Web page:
Harvard economics professor Richard Freeman alleged in his 1976 book The Overeducated American that Americans had overinvested in education. His argument was based on a perceived decline in the rates of return to university education in the years 1969-74. Freeman’s research was challenged and shown to be in error for failing to take into account demographic changes and business cycle effects. But at the very least we can draw from his work this concept that falling rates of return to university education is a sign of overeducation. Hong Kong could hardly be overeducated with our incredibly high rates of return – and ones that are rising, too!
Still, why are young graduates complaining about poor job opportunities, stagnant wages, and lack of upward mobility? The most important clue to what is happening can be surmised from a comparison of the earnings of university and secondary school graduates at the same age (see Figure 2). In 2011, the earnings ratio of university graduates relative to secondary school graduates increased steadily from 1-5 times at age 25 to 5.0 times at age 65. But a very different result was to be found in 1976, when the earnings ratio did not increase at all with age.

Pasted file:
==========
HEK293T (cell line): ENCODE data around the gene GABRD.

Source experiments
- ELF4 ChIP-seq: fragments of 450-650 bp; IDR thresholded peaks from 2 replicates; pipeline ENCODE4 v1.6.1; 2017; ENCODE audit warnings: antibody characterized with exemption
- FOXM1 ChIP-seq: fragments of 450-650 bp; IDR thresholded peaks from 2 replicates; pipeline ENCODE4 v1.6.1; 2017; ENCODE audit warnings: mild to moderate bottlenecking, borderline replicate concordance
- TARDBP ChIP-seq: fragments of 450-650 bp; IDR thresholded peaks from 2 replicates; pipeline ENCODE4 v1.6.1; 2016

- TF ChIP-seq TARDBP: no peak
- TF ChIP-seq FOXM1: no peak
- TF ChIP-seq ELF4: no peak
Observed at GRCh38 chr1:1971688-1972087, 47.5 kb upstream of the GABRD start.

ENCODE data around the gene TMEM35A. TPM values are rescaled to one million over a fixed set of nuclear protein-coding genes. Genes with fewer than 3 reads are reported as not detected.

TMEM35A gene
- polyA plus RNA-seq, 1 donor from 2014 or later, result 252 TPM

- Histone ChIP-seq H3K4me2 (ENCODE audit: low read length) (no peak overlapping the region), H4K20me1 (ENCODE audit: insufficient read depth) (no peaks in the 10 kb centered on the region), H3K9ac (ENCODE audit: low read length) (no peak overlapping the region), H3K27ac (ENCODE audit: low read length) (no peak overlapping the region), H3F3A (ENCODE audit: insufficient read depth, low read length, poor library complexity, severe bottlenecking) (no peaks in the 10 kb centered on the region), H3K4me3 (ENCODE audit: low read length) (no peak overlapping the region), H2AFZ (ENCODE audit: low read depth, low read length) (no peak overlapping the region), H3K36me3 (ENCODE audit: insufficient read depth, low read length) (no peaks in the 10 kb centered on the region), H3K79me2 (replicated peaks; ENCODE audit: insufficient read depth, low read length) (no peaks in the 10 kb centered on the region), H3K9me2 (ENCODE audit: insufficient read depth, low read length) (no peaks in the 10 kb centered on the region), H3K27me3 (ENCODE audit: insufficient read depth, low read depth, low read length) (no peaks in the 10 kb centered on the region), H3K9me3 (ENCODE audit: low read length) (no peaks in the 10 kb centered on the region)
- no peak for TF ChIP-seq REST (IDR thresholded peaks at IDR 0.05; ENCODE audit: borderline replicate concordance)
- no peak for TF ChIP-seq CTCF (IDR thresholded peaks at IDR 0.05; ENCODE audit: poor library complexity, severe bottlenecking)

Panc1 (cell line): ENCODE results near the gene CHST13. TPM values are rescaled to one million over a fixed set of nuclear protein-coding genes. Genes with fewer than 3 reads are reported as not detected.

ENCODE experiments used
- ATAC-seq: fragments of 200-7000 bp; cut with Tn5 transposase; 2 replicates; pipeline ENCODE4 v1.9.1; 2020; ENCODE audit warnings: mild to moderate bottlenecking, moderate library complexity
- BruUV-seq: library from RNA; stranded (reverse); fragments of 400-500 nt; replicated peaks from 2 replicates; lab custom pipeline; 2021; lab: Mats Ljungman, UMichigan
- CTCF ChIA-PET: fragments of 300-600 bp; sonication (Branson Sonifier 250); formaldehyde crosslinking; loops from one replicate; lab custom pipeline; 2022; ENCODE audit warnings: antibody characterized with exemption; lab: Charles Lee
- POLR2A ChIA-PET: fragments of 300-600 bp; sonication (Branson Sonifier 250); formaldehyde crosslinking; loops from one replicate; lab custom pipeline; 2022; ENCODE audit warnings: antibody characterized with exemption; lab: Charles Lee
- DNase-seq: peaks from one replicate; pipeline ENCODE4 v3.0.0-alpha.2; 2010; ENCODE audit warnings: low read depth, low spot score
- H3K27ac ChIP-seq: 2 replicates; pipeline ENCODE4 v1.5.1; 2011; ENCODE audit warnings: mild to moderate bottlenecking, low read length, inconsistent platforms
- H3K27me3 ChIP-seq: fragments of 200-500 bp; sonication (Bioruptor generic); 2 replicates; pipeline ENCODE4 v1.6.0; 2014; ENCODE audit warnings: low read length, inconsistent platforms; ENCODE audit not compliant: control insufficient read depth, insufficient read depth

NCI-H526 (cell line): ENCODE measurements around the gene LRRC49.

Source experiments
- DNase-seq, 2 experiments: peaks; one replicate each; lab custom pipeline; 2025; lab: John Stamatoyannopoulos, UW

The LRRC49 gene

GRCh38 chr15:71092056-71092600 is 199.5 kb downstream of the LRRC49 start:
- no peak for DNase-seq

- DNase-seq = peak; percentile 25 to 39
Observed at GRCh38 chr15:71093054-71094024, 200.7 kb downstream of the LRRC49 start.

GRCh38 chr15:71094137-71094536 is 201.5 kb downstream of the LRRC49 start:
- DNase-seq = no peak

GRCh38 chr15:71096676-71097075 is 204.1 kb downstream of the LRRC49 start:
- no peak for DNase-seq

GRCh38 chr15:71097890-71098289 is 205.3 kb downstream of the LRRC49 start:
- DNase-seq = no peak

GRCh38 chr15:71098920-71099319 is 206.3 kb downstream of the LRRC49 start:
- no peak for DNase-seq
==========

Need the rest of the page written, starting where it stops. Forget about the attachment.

This is a very unusual but critical result. What accounts for the difference in the earnings ratio profiles in the years 1976 and 2011?
Since the expansion of higher education occurred only relatively recently in the period 1981-94, the increase of university graduates is concentrated among the younger cohort aged 20-39 (see Figure 3). Their numbers rose from 60,000 in 1976 to 694,000 in 2011. The increase of the older cohort aged 40-59 was much lower, from 26,000 in 1976 to 338,000 in 2011. The percentage share of university graduates among the younger cohort has remained relatively stable at around 70% over this period with some minor fluctuations.
The results from figures 1, 2 and 3 tell us three things. First, Hong Kong has a severe shortage of university graduates and that is why the private rate of return to university education has risen steadily over time. The rapid expansion of the world economy in the period 1980-2005 combined with the rise of the Chinese economy at our doorstep has fuelled the demand for skilled manpower at a time when labor supply in Hong Kong was becoming increasingly tight for demographic reasons.